“I wanted the kids to have U.S. nationality for emotional reasons. I mean how could they not be American if I am?” she said in an email. “That said, I am starting to wonder if it is not going to be a huge burden for them. So far my kids have never spent more than about three weeks per year in the U.S. and will not go to university there as we cannot afford it. But I am aware because of what I go through every year that as soon as they are independent adults they will be subjected to all this ridiculous taxation and tax reporting.”
An American woman who didn’t want to be named and who lives in Zurich with her dual Swiss-German husband, said the American friends she consulted advised her not to apply for a U.S. passport for her daughter unless there was a specific need. “My ancestors gave up everything to move to the U.S. in the late 1800s and here I am back in Europe and not giving my daughter the right to be a U.S. citizen, a right that others have risked their life or even died to have,” she said. “Seems a bit strange but it just doesn’t make sense for us in the moment.”
Other Americans abroad apply for their children’s U.S. citizenship without hesitation. Charles Schwalbe Garcia-Lago, an American-Spanish citizen who lives in Spain with his American wife, said, “I want my children to have access to both cultures and choose the one that suits them. That possibility outweighs the negatives of double taxation. They can always choose to give up their U.S. passport if they want.”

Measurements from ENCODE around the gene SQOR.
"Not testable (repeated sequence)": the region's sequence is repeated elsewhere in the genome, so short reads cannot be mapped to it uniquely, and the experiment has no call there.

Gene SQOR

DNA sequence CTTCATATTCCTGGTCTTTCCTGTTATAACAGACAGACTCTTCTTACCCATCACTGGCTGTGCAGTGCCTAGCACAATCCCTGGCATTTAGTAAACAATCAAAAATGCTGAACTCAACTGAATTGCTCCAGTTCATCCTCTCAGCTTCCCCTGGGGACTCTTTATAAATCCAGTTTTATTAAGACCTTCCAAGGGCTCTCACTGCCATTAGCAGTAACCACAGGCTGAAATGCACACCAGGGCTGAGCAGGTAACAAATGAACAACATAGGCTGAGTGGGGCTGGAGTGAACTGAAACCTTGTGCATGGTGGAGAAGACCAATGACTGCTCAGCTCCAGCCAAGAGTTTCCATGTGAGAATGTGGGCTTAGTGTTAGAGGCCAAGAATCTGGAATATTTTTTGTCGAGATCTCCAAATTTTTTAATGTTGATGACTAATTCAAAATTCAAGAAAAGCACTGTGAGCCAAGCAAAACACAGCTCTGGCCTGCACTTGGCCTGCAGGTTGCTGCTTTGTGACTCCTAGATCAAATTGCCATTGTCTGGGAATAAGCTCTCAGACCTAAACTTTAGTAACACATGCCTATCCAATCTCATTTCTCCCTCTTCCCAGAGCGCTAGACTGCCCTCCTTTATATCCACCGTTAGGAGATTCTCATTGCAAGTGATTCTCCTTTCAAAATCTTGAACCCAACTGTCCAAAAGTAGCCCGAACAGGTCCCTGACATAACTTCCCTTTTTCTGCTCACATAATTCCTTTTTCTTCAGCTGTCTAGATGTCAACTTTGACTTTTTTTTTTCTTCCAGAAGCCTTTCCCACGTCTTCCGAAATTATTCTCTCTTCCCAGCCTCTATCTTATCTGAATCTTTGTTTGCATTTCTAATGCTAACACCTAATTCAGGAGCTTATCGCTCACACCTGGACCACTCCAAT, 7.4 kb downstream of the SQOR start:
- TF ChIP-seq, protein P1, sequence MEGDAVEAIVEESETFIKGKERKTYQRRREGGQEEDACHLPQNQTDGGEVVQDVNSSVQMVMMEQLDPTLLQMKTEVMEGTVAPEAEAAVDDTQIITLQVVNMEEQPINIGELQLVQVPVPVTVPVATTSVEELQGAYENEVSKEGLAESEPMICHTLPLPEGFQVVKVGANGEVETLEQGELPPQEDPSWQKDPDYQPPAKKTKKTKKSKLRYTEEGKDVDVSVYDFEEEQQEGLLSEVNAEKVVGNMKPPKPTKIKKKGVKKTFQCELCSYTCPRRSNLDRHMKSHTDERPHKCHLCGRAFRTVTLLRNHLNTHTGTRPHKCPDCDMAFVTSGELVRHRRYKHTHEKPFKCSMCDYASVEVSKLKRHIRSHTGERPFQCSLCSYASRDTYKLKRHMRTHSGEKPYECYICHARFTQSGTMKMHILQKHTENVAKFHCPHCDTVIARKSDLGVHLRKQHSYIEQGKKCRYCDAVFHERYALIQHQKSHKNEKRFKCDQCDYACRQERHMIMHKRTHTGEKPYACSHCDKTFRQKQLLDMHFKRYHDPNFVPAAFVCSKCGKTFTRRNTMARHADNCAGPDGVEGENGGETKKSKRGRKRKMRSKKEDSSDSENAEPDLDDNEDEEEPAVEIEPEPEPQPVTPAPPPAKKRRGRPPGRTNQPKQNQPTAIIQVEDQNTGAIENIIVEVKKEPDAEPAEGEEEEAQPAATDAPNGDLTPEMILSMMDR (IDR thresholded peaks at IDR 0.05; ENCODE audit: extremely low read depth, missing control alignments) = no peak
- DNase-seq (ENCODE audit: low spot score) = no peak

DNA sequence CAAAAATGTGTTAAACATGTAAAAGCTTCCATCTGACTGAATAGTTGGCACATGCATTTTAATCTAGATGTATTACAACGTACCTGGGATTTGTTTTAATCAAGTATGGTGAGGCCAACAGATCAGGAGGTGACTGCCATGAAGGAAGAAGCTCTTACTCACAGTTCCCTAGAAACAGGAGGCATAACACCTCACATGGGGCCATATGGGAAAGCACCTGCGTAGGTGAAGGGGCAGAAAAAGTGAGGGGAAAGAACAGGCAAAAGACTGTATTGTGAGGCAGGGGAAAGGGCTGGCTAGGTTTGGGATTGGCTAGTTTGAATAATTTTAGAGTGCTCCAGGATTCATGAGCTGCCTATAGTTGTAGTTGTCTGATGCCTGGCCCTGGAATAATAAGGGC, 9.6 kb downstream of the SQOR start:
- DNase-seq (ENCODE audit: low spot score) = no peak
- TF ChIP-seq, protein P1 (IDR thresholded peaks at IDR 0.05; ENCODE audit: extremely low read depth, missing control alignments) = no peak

Formally renouncing U.S. citizenship can be costly: the current fee is $2,350 and must be paid to the Department of State’s Consular Services. However, between the ages of 18 and 181/2, individuals can renounce U.S. citizenship at no cost (if they also have not been U.S. residents for 10 taxable years before relinquishment) because they are not yet considered “covered expatriates.”
There may be good news in store for a small number of “accidental Americans” such as children born abroad who are U.S. citizens by default. President Obama’s new budget proposal, which was released Feb. 2, proposes providing relief for certain dual citizens, including excluding them from the exit tax. (More on how the President’s proposal relates to expatriates here.)
American Jeremy Jacobson’s first child is due in April and he plans to apply for an American passport immediately after his birth. Mr. Jacobson is married to a Taiwanese citizen; they travel the world but are currently based in Taipei. “A U.S. passport is one of the best for travel flexibility,” he says.
Kevin Smith, an American living in Japan who is married to a Japanese citizen, gave his children dual American-Japanese citizenship without hesitation. The couple wanted to ensure their children would have maximum freedom to move, live, and travel. It paid off in March 2011, when the family was forced to flee their home in Fukushima after the earthquake and spent the next three years living in the U.S.
“We are back in Japan now, comfortable in knowing that whether we decide to reside in Japan permanently or go back to the U.S., our children will be able to move freely,” Mr. Smith said.
According to Kathleen, an American living in France who asked that her last name not be used, “It never occurred to me not to pass on my U.S. citizenship to my child,” she said in an email. “If he decides not to ever live in the U.S., the issue of renouncing citizenship rather than be taxed by a country he never lived in, which offers no representation or benefits for those taxes, might come up.”